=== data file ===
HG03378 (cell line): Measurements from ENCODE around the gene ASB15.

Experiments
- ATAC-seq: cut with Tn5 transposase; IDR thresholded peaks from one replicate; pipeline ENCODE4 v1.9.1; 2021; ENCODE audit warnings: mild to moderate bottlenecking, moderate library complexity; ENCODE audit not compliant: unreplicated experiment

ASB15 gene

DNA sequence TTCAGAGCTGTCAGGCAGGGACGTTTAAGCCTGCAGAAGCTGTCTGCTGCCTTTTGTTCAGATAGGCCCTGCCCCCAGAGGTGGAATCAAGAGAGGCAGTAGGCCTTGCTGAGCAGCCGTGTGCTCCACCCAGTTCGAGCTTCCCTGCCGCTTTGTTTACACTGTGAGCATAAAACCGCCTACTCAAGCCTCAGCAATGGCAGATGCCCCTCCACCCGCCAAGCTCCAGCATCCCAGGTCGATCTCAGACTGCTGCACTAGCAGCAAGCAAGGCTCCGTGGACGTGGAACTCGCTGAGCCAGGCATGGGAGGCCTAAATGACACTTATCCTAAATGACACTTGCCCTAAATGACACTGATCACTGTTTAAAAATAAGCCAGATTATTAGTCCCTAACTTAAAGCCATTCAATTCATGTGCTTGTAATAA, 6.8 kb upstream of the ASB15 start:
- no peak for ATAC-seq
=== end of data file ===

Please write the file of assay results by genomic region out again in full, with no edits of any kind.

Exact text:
HG03378 (cell line): Measurements from ENCODE around the gene ASB15.

Experiments
- ATAC-seq: cut with Tn5 transposase; IDR thresholded peaks from one replicate; pipeline ENCODE4 v1.9.1; 2021; ENCODE audit warnings: mild to moderate bottlenecking, moderate library complexity; ENCODE audit not compliant: unreplicated experiment

ASB15 gene

DNA sequence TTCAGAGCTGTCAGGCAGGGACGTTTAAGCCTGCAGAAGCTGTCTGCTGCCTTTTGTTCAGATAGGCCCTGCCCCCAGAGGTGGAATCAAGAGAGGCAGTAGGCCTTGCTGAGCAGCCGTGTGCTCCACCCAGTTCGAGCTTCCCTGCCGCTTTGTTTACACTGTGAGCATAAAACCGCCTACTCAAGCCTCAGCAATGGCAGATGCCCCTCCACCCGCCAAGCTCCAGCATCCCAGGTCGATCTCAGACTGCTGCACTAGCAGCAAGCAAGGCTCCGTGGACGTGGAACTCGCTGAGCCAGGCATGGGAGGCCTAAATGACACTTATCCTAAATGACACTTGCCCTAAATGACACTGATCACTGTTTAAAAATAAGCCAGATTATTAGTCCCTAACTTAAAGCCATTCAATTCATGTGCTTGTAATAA, 6.8 kb upstream of the ASB15 start:
- no peak for ATAC-seq